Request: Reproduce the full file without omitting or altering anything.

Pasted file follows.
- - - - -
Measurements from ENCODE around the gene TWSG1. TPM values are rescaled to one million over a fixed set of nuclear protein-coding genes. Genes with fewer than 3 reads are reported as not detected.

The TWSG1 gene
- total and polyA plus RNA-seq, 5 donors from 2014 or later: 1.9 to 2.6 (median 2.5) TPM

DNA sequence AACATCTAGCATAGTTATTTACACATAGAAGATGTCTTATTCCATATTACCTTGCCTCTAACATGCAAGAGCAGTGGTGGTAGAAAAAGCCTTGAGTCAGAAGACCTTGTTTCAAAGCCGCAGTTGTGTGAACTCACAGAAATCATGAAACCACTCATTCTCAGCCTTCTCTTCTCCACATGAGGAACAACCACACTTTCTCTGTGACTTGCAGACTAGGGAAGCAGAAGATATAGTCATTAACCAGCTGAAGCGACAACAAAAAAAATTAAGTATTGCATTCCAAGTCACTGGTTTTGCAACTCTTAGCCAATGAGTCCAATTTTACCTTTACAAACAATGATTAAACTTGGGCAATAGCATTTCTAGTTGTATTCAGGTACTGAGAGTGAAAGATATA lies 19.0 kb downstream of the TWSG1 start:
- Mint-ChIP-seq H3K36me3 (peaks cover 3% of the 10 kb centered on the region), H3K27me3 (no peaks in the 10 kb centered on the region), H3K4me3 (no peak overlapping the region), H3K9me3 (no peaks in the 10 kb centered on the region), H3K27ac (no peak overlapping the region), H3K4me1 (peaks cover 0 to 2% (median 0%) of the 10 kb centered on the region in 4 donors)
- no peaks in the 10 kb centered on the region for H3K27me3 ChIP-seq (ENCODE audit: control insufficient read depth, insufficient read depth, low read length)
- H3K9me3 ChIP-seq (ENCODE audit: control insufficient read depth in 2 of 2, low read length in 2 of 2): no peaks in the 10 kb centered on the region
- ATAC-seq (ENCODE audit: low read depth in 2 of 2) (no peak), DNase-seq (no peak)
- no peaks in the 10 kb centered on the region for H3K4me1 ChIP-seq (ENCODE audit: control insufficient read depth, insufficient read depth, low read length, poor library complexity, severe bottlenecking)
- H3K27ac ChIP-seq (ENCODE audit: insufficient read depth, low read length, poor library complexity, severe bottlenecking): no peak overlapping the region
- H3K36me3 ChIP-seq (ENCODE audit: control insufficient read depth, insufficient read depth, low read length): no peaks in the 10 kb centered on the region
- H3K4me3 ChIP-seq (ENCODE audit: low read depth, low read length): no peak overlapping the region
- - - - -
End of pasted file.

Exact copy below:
Measurements from ENCODE around the gene TWSG1. TPM values are rescaled to one million over a fixed set of nuclear protein-coding genes. Genes with fewer than 3 reads are reported as not detected.

The TWSG1 gene
- total and polyA plus RNA-seq, 5 donors from 2014 or later: 1.9 to 2.6 (median 2.5) TPM

DNA sequence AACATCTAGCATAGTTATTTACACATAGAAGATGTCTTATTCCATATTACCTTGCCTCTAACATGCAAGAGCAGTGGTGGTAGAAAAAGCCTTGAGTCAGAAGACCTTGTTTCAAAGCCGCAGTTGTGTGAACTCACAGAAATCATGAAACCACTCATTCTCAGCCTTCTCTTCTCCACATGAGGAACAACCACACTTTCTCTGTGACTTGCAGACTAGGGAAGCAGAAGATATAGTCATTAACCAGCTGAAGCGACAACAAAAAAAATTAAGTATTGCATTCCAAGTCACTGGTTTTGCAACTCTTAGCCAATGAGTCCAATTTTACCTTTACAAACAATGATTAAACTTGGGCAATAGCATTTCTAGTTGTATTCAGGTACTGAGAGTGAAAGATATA lies 19.0 kb downstream of the TWSG1 start:
- Mint-ChIP-seq H3K36me3 (peaks cover 3% of the 10 kb centered on the region), H3K27me3 (no peaks in the 10 kb centered on the region), H3K4me3 (no peak overlapping the region), H3K9me3 (no peaks in the 10 kb centered on the region), H3K27ac (no peak overlapping the region), H3K4me1 (peaks cover 0 to 2% (median 0%) of the 10 kb centered on the region in 4 donors)
- no peaks in the 10 kb centered on the region for H3K27me3 ChIP-seq (ENCODE audit: control insufficient read depth, insufficient read depth, low read length)
- H3K9me3 ChIP-seq (ENCODE audit: control insufficient read depth in 2 of 2, low read length in 2 of 2): no peaks in the 10 kb centered on the region
- ATAC-seq (ENCODE audit: low read depth in 2 of 2) (no peak), DNase-seq (no peak)
- no peaks in the 10 kb centered on the region for H3K4me1 ChIP-seq (ENCODE audit: control insufficient read depth, insufficient read depth, low read length, poor library complexity, severe bottlenecking)
- H3K27ac ChIP-seq (ENCODE audit: insufficient read depth, low read length, poor library complexity, severe bottlenecking): no peak overlapping the region
- H3K36me3 ChIP-seq (ENCODE audit: control insufficient read depth, insufficient read depth, low read length): no peaks in the 10 kb centered on the region
- H3K4me3 ChIP-seq (ENCODE audit: low read depth, low read length): no peak overlapping the region